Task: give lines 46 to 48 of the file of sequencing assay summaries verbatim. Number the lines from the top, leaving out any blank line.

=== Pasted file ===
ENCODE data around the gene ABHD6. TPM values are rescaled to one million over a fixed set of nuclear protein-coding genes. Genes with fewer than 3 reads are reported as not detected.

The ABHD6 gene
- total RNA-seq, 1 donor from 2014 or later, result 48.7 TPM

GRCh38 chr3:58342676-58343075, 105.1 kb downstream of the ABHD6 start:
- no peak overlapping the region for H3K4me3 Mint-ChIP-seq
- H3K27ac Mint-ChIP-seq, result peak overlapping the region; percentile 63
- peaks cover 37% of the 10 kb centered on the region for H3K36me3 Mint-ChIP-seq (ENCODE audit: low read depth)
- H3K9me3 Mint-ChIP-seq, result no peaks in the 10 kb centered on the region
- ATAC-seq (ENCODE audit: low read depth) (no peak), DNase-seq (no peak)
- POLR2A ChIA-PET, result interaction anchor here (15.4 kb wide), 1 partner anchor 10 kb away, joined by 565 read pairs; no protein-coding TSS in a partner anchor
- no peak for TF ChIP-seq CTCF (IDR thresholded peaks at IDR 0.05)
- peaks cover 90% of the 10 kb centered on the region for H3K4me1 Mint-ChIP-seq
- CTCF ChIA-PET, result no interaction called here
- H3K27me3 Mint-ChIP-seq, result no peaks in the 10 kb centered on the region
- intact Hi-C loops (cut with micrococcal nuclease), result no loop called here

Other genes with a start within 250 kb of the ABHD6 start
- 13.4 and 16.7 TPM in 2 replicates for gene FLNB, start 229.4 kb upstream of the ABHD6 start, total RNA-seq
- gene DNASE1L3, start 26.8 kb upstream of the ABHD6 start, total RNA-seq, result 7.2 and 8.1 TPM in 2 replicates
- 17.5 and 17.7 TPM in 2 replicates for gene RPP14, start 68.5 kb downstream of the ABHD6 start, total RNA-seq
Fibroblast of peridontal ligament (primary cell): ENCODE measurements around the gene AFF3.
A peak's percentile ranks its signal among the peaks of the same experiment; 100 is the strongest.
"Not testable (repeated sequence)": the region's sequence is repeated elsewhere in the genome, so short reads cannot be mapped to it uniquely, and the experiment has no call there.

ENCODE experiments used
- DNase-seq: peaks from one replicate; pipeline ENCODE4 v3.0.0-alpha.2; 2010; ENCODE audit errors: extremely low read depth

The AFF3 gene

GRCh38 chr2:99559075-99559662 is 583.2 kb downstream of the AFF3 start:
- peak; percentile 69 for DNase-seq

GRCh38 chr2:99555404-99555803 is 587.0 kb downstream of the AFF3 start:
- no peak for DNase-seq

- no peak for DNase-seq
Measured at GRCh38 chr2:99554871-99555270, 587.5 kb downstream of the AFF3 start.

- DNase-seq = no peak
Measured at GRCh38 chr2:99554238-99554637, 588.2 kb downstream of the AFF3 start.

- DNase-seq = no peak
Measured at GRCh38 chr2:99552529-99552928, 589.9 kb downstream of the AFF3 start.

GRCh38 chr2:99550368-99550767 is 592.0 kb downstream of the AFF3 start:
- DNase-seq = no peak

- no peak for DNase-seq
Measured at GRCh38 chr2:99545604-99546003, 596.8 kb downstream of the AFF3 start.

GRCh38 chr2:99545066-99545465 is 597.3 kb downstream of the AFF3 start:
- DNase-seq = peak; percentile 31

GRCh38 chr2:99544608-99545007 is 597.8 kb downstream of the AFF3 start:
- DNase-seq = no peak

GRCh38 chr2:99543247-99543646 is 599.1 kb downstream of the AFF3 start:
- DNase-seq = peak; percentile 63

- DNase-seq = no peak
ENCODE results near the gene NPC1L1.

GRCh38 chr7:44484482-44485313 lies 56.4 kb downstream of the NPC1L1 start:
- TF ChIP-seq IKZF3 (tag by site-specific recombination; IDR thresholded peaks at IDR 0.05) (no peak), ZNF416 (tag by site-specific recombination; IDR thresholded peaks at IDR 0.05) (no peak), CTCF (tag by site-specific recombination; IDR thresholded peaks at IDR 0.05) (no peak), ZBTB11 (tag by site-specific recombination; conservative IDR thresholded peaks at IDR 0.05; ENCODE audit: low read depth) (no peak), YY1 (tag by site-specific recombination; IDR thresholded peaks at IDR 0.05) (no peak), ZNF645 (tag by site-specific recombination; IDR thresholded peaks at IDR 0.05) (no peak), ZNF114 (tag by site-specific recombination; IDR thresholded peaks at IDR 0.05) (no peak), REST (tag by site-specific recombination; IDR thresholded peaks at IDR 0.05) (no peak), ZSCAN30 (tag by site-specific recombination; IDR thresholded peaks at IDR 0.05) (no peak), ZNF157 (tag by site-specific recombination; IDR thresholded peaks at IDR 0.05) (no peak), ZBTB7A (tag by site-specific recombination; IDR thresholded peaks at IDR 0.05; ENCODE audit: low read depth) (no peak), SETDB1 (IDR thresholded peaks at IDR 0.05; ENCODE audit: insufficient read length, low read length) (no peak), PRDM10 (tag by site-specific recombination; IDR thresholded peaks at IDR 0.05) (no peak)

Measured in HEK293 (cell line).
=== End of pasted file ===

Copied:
- DNase-seq = no peak
ENCODE results near the gene NPC1L1.

GRCh38 chr7:44484482-44485313 lies 56.4 kb downstream of the NPC1L1 start: